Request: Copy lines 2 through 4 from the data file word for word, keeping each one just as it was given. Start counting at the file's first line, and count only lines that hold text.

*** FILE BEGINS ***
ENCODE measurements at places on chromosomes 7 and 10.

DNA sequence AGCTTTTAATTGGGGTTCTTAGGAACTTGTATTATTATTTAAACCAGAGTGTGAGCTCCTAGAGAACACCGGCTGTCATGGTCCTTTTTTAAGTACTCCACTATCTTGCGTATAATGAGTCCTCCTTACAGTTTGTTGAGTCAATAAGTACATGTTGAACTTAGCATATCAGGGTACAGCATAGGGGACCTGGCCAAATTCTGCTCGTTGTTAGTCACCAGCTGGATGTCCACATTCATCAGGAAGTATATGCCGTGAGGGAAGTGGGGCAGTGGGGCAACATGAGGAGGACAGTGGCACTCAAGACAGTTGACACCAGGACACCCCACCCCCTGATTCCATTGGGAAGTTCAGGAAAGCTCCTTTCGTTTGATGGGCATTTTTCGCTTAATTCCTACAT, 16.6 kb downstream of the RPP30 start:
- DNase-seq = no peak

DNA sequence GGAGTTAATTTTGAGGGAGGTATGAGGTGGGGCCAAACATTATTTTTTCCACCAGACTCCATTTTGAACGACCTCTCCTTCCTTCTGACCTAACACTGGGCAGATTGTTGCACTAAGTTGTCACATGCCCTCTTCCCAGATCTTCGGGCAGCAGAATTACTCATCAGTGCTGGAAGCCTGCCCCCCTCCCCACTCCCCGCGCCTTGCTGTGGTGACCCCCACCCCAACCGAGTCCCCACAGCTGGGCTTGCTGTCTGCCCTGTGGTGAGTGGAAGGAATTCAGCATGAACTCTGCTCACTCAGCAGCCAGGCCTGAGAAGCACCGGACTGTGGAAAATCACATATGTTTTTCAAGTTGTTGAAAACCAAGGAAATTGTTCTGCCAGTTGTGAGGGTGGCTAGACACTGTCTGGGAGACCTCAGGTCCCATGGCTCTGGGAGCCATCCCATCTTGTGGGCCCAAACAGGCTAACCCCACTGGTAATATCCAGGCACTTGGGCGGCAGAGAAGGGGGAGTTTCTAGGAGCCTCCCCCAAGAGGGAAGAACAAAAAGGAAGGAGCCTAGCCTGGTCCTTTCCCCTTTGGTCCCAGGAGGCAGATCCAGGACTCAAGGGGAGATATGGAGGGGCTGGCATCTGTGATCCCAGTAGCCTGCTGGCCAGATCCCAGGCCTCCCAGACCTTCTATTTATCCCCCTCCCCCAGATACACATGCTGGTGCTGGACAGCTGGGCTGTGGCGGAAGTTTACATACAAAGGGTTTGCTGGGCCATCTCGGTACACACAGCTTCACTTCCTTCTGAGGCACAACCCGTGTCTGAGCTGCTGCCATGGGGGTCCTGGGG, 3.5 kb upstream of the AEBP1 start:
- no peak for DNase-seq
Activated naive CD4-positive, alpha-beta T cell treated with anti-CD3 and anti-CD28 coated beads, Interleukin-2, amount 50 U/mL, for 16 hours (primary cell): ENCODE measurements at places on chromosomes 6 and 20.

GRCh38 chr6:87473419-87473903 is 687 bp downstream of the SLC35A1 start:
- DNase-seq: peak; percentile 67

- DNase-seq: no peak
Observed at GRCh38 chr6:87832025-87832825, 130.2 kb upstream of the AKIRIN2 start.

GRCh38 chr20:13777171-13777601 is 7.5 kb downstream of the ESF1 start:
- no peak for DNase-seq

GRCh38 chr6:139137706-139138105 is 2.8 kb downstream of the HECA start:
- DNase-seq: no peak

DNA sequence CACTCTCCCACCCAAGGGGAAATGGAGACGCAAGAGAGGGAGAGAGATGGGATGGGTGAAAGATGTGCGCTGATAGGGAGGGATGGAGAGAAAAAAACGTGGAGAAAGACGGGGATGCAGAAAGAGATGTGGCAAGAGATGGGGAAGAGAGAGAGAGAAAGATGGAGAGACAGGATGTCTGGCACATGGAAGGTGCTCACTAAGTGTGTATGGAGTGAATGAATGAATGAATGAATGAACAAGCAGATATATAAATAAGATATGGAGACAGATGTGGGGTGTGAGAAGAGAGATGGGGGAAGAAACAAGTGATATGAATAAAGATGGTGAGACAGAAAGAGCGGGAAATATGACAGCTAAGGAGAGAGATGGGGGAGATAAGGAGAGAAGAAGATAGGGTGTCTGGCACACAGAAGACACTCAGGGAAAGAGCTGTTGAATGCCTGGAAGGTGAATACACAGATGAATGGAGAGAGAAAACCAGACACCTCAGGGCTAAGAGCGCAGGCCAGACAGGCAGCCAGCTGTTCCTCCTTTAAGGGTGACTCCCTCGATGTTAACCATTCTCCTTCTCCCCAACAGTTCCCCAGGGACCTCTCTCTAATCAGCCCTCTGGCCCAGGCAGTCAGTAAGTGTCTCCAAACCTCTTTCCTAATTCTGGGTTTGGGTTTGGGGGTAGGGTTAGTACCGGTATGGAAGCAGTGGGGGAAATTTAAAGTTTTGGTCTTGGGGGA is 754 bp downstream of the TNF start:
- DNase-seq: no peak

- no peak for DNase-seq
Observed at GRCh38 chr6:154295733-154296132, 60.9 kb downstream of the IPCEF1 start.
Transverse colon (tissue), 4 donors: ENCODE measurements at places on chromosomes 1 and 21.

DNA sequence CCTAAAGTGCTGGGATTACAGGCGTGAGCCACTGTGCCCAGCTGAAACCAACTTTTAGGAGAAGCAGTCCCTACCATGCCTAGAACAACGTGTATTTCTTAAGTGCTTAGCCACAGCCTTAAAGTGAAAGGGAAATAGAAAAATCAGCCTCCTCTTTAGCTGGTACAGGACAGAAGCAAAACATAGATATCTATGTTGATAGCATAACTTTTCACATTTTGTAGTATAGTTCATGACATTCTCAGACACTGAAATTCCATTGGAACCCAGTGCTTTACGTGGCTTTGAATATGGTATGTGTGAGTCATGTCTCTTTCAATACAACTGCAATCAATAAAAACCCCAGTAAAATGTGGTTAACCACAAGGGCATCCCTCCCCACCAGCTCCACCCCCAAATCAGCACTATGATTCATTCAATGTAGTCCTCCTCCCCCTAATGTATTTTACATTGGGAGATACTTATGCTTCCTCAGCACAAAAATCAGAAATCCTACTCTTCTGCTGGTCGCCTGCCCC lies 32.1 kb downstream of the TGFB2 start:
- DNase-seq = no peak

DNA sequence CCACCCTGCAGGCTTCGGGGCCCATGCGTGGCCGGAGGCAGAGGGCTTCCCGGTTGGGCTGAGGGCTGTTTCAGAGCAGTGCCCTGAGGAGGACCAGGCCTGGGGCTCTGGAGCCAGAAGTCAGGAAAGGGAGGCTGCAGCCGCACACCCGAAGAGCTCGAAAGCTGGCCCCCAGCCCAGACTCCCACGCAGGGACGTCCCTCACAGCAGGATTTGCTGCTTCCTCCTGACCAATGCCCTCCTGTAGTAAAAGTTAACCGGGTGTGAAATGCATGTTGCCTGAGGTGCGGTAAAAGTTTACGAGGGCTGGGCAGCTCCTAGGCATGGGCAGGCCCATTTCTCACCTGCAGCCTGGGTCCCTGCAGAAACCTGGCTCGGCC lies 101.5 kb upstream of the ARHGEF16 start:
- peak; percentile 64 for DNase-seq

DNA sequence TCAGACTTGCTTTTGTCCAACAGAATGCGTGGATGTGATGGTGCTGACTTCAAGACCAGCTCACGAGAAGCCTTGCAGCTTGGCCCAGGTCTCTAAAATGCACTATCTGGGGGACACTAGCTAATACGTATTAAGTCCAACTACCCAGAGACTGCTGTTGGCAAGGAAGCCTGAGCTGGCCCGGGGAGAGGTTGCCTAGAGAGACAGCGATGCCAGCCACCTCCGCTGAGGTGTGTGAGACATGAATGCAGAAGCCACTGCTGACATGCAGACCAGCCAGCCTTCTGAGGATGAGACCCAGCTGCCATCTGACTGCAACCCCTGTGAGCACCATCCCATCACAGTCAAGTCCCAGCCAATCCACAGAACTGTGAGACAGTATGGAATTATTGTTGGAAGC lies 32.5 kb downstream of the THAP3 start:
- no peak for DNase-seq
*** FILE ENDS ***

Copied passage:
DNA sequence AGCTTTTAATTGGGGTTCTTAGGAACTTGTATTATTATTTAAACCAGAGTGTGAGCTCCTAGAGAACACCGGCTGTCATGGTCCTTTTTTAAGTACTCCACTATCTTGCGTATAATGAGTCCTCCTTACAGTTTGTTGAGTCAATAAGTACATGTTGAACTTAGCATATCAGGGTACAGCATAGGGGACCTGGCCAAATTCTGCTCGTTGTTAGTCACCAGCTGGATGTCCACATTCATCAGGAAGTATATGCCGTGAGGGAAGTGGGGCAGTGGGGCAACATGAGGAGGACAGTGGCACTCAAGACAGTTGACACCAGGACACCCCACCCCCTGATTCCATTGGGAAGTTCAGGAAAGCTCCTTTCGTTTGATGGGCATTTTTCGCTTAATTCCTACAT, 16.6 kb downstream of the RPP30 start:
- DNase-seq = no peak

DNA sequence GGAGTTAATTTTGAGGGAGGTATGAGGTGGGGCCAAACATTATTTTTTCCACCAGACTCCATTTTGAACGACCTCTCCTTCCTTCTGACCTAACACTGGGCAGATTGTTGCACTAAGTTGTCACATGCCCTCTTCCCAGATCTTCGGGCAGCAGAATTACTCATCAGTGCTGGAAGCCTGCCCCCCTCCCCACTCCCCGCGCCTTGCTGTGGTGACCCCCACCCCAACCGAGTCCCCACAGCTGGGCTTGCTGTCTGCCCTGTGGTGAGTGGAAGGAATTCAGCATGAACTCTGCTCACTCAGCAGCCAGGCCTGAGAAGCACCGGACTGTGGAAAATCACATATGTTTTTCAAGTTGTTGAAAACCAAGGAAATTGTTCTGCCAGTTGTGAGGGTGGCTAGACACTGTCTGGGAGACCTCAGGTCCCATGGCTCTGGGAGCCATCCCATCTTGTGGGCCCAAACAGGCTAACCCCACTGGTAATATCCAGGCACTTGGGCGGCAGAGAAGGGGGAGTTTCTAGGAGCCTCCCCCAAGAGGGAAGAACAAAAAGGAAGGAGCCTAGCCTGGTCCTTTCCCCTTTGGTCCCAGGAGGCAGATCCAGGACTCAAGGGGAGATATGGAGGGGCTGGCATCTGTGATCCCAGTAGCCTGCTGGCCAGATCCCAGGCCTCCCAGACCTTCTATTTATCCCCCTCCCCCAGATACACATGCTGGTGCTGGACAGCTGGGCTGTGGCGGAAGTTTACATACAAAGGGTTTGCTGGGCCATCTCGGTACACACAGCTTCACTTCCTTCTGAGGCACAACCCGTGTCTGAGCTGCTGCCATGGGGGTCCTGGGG, 3.5 kb upstream of the AEBP1 start: